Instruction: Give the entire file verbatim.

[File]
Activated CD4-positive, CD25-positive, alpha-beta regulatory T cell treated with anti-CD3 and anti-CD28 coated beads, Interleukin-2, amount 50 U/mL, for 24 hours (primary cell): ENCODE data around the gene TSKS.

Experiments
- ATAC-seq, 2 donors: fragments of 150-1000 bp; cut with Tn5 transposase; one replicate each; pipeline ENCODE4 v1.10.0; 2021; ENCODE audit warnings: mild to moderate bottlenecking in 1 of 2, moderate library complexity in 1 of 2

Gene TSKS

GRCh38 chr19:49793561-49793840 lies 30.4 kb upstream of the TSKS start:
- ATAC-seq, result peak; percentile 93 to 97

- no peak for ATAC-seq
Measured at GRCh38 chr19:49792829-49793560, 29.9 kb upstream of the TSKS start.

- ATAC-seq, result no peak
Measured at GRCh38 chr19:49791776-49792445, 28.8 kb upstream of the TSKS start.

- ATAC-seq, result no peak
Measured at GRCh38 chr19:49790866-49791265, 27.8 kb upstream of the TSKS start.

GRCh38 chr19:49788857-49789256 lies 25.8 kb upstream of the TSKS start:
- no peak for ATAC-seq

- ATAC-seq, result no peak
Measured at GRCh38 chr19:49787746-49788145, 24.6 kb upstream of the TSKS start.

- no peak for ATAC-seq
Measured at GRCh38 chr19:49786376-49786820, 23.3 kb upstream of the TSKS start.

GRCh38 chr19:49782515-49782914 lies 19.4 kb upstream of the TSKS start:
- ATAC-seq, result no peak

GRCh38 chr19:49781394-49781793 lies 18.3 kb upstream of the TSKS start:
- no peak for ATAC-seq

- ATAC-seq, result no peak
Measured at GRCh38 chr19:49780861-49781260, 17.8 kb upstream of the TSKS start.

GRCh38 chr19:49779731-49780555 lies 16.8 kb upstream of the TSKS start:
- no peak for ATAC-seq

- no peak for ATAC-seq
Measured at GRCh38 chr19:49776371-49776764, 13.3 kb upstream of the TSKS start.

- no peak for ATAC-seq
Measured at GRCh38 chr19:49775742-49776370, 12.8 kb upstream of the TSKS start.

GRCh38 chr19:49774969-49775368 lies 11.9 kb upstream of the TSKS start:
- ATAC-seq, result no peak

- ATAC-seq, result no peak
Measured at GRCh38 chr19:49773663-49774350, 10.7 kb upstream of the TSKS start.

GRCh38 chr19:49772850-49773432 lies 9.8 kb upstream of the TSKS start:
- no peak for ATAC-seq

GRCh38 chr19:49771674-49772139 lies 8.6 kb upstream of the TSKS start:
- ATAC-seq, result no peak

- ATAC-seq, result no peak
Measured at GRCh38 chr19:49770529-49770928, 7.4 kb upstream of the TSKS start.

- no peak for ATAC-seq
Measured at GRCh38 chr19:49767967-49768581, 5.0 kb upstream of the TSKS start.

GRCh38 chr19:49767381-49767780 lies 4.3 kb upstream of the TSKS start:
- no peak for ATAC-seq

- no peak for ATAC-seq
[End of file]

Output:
Activated CD4-positive, CD25-positive, alpha-beta regulatory T cell treated with anti-CD3 and anti-CD28 coated beads, Interleukin-2, amount 50 U/mL, for 24 hours (primary cell): ENCODE data around the gene TSKS.

Experiments
- ATAC-seq, 2 donors: fragments of 150-1000 bp; cut with Tn5 transposase; one replicate each; pipeline ENCODE4 v1.10.0; 2021; ENCODE audit warnings: mild to moderate bottlenecking in 1 of 2, moderate library complexity in 1 of 2

Gene TSKS

GRCh38 chr19:49793561-49793840 lies 30.4 kb upstream of the TSKS start:
- ATAC-seq, result peak; percentile 93 to 97

- no peak for ATAC-seq
Measured at GRCh38 chr19:49792829-49793560, 29.9 kb upstream of the TSKS start.

- ATAC-seq, result no peak
Measured at GRCh38 chr19:49791776-49792445, 28.8 kb upstream of the TSKS start.

- ATAC-seq, result no peak
Measured at GRCh38 chr19:49790866-49791265, 27.8 kb upstream of the TSKS start.

GRCh38 chr19:49788857-49789256 lies 25.8 kb upstream of the TSKS start:
- no peak for ATAC-seq

- ATAC-seq, result no peak
Measured at GRCh38 chr19:49787746-49788145, 24.6 kb upstream of the TSKS start.

- no peak for ATAC-seq
Measured at GRCh38 chr19:49786376-49786820, 23.3 kb upstream of the TSKS start.

GRCh38 chr19:49782515-49782914 lies 19.4 kb upstream of the TSKS start:
- ATAC-seq, result no peak

GRCh38 chr19:49781394-49781793 lies 18.3 kb upstream of the TSKS start:
- no peak for ATAC-seq

- ATAC-seq, result no peak
Measured at GRCh38 chr19:49780861-49781260, 17.8 kb upstream of the TSKS start.

GRCh38 chr19:49779731-49780555 lies 16.8 kb upstream of the TSKS start:
- no peak for ATAC-seq

- no peak for ATAC-seq
Measured at GRCh38 chr19:49776371-49776764, 13.3 kb upstream of the TSKS start.

- no peak for ATAC-seq
Measured at GRCh38 chr19:49775742-49776370, 12.8 kb upstream of the TSKS start.

GRCh38 chr19:49774969-49775368 lies 11.9 kb upstream of the TSKS start:
- ATAC-seq, result no peak

- ATAC-seq, result no peak
Measured at GRCh38 chr19:49773663-49774350, 10.7 kb upstream of the TSKS start.

GRCh38 chr19:49772850-49773432 lies 9.8 kb upstream of the TSKS start:
- no peak for ATAC-seq

GRCh38 chr19:49771674-49772139 lies 8.6 kb upstream of the TSKS start:
- ATAC-seq, result no peak

- ATAC-seq, result no peak
Measured at GRCh38 chr19:49770529-49770928, 7.4 kb upstream of the TSKS start.

- no peak for ATAC-seq
Measured at GRCh38 chr19:49767967-49768581, 5.0 kb upstream of the TSKS start.

GRCh38 chr19:49767381-49767780 lies 4.3 kb upstream of the TSKS start:
- no peak for ATAC-seq

- no peak for ATAC-seq